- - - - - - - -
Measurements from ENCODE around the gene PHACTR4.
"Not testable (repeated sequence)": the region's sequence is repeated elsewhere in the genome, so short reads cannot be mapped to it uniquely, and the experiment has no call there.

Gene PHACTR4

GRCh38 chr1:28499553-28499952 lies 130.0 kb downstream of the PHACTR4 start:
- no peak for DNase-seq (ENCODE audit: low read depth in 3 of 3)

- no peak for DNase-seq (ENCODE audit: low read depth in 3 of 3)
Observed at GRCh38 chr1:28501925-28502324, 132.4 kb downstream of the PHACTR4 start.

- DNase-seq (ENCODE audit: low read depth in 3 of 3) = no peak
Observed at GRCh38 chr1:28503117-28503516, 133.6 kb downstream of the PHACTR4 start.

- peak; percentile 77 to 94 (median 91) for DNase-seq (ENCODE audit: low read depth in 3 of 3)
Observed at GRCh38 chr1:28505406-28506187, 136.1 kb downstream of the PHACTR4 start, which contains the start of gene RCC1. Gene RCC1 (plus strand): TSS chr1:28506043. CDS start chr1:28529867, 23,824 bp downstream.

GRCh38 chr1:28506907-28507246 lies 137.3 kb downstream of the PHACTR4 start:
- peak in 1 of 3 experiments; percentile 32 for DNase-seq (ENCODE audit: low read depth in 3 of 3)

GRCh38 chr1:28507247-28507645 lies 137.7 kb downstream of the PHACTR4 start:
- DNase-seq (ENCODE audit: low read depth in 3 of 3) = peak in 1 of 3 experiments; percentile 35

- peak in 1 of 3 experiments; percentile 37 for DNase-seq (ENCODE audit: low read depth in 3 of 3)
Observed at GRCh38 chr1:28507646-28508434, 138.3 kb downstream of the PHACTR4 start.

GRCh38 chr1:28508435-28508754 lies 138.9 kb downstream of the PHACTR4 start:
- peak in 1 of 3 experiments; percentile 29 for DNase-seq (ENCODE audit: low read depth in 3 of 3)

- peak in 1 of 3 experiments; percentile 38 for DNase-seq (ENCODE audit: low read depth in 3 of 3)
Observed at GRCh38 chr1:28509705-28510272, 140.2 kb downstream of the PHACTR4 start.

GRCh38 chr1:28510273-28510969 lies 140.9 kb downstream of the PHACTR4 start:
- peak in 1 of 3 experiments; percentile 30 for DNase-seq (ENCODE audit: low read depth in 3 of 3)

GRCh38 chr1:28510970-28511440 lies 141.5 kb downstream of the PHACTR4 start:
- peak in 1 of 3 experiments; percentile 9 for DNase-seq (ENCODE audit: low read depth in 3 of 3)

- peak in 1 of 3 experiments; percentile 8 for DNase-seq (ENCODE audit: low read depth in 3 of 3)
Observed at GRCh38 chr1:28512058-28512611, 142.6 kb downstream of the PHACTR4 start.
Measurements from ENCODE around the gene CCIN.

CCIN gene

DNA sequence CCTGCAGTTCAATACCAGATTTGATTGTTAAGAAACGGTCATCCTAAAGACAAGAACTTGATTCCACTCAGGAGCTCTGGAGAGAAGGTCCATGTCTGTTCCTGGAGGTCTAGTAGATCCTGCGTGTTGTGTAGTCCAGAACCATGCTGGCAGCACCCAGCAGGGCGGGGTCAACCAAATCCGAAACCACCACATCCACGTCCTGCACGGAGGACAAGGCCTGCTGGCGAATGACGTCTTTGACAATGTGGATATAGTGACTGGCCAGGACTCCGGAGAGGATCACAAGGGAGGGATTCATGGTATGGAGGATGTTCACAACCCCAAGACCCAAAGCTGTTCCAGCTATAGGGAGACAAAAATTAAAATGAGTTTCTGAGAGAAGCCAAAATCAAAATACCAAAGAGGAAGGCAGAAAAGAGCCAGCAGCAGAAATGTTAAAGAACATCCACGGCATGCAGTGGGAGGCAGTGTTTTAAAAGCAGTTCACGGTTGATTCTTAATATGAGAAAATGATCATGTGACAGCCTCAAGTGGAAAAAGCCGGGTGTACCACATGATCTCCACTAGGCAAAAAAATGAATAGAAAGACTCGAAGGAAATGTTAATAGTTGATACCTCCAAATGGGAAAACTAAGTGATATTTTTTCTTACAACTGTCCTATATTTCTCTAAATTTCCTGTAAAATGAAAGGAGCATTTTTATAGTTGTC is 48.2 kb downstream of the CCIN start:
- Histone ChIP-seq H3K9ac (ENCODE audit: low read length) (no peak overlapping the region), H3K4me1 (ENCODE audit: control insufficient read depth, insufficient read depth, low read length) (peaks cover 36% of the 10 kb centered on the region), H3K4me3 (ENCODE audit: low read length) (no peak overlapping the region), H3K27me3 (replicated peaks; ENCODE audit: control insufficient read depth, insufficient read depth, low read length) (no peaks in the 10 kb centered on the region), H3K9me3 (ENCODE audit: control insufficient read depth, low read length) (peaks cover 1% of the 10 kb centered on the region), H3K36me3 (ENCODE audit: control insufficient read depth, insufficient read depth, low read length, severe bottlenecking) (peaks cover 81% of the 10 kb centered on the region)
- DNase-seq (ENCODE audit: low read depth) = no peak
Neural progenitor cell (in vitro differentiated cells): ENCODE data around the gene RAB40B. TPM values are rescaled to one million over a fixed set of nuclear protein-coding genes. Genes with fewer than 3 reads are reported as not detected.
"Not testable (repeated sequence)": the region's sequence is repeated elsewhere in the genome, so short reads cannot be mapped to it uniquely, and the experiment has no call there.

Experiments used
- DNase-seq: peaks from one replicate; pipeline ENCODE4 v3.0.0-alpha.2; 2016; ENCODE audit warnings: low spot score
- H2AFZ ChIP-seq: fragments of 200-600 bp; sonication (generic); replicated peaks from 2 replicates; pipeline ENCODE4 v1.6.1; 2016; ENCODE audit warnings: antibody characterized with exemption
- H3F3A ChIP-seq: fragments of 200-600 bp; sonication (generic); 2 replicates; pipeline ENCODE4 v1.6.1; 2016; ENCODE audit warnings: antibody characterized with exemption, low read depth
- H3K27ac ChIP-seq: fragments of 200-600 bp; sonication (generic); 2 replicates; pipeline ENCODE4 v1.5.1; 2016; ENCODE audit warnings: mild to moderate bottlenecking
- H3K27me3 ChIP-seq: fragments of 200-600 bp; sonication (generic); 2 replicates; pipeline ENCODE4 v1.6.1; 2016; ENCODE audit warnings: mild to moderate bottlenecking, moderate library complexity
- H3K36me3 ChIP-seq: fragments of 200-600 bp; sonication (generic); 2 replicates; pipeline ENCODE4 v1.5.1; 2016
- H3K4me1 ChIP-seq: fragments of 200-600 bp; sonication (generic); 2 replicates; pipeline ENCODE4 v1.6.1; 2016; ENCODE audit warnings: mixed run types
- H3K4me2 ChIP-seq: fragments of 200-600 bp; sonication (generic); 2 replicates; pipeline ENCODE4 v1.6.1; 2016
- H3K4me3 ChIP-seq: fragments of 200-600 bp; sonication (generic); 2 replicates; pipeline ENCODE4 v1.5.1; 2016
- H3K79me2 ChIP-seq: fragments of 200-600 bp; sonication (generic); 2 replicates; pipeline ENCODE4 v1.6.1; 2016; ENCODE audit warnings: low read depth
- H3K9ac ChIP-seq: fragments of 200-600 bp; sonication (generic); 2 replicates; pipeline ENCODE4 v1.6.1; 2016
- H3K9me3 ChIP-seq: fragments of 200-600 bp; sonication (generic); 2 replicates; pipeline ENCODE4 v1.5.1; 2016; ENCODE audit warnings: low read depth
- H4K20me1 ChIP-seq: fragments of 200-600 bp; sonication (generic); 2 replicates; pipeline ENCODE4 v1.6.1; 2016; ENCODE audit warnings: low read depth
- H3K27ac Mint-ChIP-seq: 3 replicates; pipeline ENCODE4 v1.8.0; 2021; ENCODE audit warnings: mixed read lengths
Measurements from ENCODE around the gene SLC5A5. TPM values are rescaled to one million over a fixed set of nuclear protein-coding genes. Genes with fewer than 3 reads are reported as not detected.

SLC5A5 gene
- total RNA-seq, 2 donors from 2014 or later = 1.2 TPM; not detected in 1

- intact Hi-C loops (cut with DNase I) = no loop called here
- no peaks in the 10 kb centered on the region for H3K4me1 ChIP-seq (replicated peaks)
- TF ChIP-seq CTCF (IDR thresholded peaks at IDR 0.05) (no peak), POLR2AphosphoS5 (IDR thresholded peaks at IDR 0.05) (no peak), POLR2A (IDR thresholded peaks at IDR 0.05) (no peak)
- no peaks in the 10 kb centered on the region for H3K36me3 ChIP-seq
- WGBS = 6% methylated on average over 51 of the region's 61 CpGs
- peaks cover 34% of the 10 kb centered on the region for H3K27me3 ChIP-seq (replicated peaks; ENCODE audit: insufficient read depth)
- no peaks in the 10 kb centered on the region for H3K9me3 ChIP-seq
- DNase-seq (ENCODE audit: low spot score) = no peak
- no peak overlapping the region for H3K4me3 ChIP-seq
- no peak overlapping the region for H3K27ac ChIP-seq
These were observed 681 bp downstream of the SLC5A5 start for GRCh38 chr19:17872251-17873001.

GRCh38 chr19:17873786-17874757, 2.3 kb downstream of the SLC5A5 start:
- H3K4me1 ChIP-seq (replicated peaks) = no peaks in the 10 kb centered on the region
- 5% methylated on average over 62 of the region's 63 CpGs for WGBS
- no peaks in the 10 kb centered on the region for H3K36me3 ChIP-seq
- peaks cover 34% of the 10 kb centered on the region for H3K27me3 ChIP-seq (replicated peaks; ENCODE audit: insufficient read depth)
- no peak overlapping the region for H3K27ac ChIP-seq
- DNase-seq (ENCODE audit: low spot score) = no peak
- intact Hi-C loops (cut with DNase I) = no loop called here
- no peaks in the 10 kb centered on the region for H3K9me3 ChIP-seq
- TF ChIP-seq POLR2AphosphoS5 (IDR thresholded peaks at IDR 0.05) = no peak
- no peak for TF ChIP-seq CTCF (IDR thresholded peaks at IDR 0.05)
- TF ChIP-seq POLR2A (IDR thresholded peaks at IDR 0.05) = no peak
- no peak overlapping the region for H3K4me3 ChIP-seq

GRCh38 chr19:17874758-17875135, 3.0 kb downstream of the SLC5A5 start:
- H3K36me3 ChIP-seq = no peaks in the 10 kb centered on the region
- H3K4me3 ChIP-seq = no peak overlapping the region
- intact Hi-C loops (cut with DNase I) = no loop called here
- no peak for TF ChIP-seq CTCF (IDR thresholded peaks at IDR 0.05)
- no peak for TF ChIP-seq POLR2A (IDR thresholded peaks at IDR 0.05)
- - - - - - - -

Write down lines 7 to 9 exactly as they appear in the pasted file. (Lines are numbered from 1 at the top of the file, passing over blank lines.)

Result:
Observed at GRCh38 chr1:28501925-28502324, 132.4 kb downstream of the PHACTR4 start.

- DNase-seq (ENCODE audit: low read depth in 3 of 3) = no peak
Observed at GRCh38 chr1:28503117-28503516, 133.6 kb downstream of the PHACTR4 start.